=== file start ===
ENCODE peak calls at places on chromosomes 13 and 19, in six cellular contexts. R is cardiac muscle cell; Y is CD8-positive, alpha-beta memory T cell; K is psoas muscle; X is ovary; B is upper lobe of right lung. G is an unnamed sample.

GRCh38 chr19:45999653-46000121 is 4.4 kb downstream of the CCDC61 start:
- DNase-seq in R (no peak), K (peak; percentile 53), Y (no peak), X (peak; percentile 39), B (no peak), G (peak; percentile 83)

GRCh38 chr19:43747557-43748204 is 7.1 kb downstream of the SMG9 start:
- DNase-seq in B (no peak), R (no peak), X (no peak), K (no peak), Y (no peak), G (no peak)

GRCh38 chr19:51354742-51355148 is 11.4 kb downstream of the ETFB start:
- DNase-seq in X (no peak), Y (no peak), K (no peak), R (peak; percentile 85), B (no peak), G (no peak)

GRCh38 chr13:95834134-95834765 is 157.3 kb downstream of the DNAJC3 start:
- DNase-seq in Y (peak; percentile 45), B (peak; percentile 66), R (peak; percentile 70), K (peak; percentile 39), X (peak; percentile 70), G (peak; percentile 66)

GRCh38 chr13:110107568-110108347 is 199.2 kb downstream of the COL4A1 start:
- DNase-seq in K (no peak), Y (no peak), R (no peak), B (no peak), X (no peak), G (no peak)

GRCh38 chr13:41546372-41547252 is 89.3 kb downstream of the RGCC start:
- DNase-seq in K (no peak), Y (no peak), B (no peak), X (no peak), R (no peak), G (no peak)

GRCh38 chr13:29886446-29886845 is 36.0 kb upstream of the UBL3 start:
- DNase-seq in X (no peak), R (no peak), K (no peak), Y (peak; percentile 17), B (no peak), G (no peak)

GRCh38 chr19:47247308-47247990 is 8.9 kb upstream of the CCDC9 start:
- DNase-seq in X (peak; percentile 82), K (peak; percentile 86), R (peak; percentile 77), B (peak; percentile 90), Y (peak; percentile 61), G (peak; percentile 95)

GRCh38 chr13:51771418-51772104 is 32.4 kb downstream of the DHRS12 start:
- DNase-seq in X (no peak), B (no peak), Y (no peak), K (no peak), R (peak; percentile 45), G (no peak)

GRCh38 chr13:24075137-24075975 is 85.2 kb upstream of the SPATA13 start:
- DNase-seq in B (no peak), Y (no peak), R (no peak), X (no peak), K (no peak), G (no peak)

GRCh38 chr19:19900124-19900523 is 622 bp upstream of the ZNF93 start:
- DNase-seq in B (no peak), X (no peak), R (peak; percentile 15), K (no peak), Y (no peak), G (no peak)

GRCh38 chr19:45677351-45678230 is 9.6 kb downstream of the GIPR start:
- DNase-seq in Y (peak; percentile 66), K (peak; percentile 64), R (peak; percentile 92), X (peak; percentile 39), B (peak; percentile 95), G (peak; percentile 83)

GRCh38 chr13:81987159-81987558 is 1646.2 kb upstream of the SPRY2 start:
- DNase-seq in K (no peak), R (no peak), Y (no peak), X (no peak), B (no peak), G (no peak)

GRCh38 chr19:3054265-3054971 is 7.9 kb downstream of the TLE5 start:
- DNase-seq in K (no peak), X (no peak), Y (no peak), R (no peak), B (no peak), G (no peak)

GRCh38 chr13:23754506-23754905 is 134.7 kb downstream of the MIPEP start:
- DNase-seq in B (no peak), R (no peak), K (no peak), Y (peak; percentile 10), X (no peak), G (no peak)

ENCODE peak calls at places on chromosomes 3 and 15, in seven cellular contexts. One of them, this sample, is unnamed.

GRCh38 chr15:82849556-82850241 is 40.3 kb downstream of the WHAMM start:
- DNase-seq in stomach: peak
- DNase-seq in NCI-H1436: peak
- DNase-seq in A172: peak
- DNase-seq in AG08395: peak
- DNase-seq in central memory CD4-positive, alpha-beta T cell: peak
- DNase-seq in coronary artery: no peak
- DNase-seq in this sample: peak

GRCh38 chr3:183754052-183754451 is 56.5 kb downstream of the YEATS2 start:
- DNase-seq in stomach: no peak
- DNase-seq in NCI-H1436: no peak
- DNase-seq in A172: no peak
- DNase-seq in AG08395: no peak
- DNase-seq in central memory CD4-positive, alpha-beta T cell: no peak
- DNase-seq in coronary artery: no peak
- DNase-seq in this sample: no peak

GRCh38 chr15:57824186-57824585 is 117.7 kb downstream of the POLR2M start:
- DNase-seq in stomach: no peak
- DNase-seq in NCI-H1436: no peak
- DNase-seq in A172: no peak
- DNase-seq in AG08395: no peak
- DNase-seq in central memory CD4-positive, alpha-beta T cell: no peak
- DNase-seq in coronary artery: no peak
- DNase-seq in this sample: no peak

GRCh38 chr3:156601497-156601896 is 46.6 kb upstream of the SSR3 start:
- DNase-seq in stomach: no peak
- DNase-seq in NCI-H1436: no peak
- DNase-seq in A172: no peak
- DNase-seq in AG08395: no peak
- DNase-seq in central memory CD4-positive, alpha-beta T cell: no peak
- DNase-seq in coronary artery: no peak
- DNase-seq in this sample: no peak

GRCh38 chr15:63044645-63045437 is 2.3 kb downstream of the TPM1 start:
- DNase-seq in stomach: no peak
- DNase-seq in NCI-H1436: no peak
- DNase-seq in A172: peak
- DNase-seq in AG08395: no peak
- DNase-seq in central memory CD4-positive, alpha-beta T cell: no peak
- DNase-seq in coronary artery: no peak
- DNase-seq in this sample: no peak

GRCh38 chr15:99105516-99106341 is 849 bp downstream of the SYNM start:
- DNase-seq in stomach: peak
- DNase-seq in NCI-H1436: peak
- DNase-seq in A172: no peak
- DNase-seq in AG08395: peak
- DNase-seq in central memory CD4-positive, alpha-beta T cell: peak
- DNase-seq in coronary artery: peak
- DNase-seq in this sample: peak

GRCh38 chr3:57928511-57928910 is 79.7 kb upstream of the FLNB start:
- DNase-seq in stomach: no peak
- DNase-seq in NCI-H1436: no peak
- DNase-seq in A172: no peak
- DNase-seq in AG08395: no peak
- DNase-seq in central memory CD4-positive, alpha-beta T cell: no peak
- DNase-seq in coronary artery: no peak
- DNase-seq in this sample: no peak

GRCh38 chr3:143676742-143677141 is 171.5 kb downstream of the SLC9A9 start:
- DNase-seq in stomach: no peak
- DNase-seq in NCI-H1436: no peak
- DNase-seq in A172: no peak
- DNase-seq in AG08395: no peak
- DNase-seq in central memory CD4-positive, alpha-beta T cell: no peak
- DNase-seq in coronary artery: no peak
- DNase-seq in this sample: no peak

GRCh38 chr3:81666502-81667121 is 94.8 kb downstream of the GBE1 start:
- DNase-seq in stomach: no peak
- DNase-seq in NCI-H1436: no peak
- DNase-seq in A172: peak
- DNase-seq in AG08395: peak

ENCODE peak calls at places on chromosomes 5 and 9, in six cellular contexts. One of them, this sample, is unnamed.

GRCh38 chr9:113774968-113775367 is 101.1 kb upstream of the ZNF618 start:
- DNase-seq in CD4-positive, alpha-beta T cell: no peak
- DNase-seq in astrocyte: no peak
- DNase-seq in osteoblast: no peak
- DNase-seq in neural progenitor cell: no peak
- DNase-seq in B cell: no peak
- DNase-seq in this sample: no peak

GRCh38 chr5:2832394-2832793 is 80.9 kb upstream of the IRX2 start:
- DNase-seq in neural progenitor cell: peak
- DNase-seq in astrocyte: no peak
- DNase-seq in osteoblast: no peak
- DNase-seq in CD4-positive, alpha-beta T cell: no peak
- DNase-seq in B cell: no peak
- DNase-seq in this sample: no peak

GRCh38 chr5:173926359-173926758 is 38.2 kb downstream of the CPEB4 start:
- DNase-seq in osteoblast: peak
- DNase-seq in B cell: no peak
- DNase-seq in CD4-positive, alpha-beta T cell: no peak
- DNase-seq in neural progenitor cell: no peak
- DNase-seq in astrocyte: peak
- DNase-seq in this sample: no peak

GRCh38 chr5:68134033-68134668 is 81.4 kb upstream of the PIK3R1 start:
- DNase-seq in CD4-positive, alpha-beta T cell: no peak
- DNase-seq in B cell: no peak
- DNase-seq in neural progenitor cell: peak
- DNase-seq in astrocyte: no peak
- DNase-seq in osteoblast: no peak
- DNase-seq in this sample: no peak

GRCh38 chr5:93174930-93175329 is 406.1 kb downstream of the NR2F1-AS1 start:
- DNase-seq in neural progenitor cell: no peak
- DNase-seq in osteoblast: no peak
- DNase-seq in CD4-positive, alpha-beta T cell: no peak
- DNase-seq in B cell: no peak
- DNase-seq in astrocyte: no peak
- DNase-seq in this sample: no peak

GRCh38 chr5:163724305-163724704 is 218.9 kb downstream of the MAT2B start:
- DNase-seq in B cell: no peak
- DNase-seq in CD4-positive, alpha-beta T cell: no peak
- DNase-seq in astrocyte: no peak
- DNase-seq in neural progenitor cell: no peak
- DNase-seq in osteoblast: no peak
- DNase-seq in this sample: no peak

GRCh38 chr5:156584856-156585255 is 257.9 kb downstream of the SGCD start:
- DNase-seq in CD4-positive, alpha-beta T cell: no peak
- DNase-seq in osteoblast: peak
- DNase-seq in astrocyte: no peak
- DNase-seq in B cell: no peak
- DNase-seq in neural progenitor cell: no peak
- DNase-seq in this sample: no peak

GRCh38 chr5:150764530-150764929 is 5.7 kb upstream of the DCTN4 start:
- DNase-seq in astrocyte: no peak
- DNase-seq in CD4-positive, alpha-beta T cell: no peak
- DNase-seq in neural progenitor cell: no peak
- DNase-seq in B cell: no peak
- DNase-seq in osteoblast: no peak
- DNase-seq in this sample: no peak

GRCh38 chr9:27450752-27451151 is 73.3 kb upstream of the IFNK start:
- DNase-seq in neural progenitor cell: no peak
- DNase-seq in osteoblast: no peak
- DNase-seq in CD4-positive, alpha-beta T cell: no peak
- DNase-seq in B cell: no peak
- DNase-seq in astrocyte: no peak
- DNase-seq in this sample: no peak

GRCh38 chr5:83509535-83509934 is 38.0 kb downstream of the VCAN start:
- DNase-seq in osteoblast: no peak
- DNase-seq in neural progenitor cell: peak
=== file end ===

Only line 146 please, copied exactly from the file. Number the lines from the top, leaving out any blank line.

- DNase-seq in CD4-positive, alpha-beta T cell: no peak